Does heaven exist? With well over 100,000 plus recorded and described spiritual experiences collected over 15 years, to base the answer on, science can now categorically say yes. Furthermore, you can see the evidence for free on the website allaboutheaven.org.

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This book, which covers Visions and hallucinations, explains what causes them and summarises how many hallucinations have been caused by each event or activity. It also provides specific help with questions people have asked us, such as ‘Is my medication giving me hallucinations?’.

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De Morgan, Augustus

Category: Scientist


Augustus De Morgan (27 June 1806 – 18 March 1871) was a British mathematician and logician, who became blind in one eye a month or two after he was born.  He formulated De Morgan's laws and introduced the term mathematical induction. 

Were the writings of De Morgan published in the form of collected works, they would form a small library.

De Morgan had three sons and four daughters, including fairytale author Mary de Morgan. His eldest son was the potter William De Morgan. His second son George acquired distinction in mathematics at University College and the University of London.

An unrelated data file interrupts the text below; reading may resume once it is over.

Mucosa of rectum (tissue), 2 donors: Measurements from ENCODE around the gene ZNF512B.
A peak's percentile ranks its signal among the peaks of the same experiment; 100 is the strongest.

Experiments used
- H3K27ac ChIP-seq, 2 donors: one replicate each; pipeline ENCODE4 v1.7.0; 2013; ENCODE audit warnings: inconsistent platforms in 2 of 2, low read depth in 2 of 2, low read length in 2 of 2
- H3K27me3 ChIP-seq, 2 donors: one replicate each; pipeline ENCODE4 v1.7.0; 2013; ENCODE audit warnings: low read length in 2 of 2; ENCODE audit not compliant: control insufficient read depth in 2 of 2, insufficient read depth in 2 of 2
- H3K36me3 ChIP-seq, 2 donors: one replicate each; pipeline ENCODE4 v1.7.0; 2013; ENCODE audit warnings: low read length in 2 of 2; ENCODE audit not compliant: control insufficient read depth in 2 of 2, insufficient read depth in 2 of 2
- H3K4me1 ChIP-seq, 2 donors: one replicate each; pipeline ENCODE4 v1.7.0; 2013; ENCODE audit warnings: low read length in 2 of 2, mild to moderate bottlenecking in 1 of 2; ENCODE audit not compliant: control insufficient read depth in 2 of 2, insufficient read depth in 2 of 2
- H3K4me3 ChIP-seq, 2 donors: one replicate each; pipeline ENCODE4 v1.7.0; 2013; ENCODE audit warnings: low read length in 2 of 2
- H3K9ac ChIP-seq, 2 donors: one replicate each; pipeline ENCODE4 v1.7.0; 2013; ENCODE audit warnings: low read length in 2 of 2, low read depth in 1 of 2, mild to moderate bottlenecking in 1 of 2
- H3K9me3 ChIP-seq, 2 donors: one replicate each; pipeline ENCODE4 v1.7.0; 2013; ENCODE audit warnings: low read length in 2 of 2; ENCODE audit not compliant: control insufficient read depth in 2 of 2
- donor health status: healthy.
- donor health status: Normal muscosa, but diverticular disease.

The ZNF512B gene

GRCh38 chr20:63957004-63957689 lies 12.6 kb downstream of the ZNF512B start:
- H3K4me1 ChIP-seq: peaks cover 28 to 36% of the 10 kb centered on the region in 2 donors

He was not a great liker of pomp and titles.  On the occasion of the installation of his friend, Lord Brougham, as Rector of the University of Edinburgh, the Senate offered to confer on him the honorary degree of LL.D.; he declined the honour as a misnomer. 

He never sought to become a Fellow of the Royal Society, and he never attended a meeting of the Society; he said that he had no ideas or sympathies in common with the 'physical philosopher'.

Beyond his great mathematical legacy, the headquarters of the London Mathematical Society is called De Morgan House and the student society of the Mathematics Department of University College London is called the Augustus De Morgan Society.  The crater De Morgan on the Moon is named after him.

De Morgan and Psychic research

De Morgan later in his life became interested in the phenomena of spiritualism. In 1849, he investigated clairvoyance and was impressed by the subject. He later carried out investigations in his own home with the medium Maria Hayden. The result of these investigations was later published by his wife Sophia. De Morgan believed that his career as a scientist might have been affected if he had revealed his interest in the study of spiritualism, so he helped to publish the book anonymously. The book was published in 1863 titled From Matter to Spirit: The Result of Ten Years Experience in Spirit Manifestations.